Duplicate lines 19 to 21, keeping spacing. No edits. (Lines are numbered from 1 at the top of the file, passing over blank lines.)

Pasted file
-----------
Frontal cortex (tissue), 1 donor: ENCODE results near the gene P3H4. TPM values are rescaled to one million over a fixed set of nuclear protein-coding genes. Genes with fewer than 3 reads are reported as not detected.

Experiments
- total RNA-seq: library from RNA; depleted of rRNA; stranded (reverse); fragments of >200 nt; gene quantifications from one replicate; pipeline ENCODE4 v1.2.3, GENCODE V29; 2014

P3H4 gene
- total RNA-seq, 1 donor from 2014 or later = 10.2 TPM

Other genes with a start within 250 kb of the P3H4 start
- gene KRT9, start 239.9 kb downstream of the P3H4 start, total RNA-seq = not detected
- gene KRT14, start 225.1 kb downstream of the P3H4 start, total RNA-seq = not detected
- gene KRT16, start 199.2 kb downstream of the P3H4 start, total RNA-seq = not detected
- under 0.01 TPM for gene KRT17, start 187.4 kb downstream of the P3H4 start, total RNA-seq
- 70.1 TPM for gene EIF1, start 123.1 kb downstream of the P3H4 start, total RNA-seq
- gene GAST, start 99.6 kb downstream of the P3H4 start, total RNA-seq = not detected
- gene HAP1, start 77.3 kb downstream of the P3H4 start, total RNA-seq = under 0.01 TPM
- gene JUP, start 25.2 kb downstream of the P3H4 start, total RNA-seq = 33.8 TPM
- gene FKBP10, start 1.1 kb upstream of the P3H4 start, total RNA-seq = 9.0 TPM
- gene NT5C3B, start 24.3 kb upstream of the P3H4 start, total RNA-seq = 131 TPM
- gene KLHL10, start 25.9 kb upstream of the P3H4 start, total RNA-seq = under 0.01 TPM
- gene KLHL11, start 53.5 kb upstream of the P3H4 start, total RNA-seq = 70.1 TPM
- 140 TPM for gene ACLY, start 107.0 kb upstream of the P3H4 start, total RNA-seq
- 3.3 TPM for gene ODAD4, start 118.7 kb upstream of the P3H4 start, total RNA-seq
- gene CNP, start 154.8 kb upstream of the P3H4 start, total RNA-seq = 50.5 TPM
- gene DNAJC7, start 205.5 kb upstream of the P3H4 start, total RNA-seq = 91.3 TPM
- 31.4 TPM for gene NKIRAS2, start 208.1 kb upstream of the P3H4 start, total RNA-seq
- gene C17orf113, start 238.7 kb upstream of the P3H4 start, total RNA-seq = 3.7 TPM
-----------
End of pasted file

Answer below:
- 140 TPM for gene ACLY, start 107.0 kb upstream of the P3H4 start, total RNA-seq
- 3.3 TPM for gene ODAD4, start 118.7 kb upstream of the P3H4 start, total RNA-seq
- gene CNP, start 154.8 kb upstream of the P3H4 start, total RNA-seq = 50.5 TPM